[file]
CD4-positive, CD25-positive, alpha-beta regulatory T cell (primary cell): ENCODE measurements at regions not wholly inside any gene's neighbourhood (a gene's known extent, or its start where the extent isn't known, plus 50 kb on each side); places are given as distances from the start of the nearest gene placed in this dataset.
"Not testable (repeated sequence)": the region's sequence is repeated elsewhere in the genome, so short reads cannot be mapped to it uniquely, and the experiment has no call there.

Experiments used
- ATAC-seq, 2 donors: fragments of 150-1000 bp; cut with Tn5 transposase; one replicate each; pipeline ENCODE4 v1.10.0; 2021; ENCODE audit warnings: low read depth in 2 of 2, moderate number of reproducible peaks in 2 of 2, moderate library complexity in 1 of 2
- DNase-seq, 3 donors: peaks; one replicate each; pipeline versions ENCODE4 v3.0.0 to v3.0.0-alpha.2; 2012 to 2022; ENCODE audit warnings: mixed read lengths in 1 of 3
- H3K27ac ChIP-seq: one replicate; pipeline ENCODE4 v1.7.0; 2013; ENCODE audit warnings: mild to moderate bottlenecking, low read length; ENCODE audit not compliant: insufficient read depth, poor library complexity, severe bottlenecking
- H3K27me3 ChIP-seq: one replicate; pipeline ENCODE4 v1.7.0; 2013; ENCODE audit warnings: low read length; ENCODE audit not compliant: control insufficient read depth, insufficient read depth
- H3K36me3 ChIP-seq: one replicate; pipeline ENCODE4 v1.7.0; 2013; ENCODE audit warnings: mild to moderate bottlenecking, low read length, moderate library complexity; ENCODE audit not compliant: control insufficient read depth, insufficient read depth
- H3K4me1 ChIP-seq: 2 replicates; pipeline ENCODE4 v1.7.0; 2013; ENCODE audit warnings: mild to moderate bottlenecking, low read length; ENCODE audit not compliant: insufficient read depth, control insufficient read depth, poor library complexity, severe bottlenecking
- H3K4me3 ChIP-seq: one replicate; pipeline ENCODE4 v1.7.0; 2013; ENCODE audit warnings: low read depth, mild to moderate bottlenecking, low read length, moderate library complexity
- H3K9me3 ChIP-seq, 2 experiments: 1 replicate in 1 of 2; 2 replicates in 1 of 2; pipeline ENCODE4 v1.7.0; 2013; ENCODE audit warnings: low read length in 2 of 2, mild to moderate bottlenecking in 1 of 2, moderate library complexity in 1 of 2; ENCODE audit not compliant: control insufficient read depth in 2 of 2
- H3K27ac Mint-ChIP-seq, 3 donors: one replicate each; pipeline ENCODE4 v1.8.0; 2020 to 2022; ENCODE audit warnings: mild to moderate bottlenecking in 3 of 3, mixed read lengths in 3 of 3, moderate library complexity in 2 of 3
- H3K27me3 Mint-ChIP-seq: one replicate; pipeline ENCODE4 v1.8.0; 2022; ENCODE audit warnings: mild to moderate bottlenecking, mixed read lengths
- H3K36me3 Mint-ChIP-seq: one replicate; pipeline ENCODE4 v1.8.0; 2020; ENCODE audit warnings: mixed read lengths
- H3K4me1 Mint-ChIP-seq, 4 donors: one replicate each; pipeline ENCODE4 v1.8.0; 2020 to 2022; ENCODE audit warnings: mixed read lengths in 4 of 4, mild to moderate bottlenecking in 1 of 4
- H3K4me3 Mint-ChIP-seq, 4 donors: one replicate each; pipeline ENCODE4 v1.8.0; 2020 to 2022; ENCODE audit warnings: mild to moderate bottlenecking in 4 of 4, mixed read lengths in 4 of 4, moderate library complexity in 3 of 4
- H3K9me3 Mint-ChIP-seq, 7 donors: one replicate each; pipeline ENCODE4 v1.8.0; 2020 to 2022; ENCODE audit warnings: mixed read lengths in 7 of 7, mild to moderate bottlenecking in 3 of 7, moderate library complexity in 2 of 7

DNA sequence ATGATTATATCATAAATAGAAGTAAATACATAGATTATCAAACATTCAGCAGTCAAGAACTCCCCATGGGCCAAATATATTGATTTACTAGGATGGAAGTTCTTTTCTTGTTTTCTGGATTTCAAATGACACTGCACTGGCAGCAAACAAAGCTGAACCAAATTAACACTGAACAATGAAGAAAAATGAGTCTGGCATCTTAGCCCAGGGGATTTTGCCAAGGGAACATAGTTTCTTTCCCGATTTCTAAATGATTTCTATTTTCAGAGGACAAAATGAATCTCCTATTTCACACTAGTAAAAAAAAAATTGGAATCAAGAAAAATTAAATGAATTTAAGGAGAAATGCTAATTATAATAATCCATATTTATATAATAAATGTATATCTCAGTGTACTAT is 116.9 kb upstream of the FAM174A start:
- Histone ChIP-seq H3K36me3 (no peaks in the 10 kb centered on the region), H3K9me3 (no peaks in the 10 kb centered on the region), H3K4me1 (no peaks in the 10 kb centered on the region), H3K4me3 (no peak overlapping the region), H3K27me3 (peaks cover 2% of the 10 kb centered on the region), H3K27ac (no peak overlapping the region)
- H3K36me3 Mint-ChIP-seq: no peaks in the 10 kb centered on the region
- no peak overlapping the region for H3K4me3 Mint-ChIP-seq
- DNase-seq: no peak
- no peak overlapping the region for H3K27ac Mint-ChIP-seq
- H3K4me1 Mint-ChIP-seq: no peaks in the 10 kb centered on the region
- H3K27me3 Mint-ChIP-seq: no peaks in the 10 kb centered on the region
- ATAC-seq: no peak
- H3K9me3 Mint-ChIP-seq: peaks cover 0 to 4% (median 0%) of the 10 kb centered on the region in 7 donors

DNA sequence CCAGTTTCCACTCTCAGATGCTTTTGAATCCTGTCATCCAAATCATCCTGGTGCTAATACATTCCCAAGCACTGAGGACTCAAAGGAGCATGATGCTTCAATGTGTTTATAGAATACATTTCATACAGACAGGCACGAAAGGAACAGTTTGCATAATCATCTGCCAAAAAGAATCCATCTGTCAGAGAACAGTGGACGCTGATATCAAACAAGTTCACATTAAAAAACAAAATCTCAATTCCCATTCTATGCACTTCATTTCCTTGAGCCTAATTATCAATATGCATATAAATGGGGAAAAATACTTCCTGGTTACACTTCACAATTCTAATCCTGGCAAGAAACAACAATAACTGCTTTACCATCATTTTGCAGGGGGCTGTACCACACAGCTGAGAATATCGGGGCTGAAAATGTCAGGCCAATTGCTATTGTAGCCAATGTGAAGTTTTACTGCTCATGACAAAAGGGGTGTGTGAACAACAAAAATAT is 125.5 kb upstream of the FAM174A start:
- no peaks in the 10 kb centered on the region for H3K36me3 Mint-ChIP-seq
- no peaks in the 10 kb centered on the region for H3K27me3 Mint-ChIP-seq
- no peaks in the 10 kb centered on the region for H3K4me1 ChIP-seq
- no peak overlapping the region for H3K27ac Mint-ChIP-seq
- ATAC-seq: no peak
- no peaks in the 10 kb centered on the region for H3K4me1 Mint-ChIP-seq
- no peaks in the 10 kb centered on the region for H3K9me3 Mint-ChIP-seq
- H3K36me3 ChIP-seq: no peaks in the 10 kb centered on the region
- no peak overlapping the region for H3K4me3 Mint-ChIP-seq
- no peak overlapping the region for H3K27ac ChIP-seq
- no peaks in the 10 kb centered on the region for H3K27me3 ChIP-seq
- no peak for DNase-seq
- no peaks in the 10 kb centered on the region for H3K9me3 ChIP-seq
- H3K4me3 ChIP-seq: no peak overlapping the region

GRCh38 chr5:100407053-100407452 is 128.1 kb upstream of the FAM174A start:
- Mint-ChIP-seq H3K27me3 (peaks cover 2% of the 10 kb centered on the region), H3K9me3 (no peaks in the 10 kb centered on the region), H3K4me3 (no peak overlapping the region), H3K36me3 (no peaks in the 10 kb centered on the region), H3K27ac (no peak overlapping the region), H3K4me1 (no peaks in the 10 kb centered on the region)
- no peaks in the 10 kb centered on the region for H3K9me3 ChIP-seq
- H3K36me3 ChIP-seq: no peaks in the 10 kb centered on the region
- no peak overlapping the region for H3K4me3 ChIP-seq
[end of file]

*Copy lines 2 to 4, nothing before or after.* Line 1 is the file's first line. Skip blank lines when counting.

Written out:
"Not testable (repeated sequence)": the region's sequence is repeated elsewhere in the genome, so short reads cannot be mapped to it uniquely, and the experiment has no call there.

Experiments used
- ATAC-seq, 2 donors: fragments of 150-1000 bp; cut with Tn5 transposase; one replicate each; pipeline ENCODE4 v1.10.0; 2021; ENCODE audit warnings: low read depth in 2 of 2, moderate number of reproducible peaks in 2 of 2, moderate library complexity in 1 of 2